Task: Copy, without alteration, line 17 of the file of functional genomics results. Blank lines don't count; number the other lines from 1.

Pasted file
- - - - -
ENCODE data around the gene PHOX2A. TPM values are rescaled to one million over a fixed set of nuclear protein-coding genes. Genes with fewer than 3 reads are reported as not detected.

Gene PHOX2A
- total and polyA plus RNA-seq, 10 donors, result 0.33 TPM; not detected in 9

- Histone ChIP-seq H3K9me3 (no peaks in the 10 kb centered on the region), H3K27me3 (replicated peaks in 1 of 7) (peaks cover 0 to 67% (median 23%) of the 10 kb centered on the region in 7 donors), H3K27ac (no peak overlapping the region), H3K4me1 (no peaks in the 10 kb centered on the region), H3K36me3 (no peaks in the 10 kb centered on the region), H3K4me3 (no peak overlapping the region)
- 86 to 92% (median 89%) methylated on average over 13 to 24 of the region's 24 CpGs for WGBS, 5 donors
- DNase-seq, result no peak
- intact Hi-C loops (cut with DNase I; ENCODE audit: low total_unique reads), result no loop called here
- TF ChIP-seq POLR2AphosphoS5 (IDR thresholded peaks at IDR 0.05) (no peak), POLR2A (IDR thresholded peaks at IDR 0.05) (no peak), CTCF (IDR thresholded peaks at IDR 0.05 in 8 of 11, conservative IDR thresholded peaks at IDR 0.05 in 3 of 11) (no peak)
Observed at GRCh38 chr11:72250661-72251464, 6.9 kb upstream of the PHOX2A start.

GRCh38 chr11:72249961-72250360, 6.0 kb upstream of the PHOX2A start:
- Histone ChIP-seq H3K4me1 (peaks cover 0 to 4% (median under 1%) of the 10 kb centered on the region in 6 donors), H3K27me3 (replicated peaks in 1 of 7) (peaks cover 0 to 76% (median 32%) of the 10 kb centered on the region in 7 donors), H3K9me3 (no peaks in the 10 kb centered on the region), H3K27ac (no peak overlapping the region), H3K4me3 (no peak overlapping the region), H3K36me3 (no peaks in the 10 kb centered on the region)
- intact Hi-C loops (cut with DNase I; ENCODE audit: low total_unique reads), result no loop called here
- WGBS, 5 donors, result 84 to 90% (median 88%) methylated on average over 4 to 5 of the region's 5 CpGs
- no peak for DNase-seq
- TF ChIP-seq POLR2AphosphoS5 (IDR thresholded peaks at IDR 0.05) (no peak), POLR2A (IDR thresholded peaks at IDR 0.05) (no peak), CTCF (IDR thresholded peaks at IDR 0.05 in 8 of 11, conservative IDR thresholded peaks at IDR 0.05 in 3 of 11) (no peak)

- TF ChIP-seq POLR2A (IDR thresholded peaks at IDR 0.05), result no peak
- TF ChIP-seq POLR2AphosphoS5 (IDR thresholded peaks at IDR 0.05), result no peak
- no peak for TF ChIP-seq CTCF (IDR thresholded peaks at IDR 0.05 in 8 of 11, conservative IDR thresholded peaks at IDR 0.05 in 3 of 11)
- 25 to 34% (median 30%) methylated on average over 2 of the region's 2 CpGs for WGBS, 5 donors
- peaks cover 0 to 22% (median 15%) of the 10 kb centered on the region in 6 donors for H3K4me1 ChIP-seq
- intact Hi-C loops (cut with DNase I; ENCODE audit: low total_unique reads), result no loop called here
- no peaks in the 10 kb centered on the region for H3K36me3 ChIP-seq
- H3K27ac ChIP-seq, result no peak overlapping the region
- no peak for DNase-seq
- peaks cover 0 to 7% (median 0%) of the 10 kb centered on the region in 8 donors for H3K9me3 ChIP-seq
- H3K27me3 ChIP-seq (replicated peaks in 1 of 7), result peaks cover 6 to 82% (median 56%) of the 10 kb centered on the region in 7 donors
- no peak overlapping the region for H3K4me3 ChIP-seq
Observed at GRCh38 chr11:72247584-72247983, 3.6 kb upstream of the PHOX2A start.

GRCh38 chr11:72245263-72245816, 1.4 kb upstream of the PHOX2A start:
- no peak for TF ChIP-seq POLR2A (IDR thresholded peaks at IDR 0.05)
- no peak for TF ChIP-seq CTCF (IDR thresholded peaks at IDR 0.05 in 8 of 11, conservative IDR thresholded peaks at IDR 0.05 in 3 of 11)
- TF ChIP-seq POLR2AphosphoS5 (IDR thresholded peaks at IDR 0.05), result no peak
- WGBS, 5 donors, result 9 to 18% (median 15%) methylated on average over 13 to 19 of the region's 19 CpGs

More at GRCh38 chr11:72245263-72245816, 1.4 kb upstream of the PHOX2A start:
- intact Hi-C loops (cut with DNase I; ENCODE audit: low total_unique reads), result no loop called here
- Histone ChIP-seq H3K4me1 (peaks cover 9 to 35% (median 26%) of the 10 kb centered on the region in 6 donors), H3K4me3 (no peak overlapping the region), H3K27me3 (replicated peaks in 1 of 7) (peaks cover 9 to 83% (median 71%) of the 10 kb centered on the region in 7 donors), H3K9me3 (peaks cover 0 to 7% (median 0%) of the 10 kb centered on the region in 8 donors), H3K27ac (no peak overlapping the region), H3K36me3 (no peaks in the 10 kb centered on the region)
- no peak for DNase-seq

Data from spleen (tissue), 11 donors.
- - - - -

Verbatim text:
- TF ChIP-seq POLR2AphosphoS5 (IDR thresholded peaks at IDR 0.05), result no peak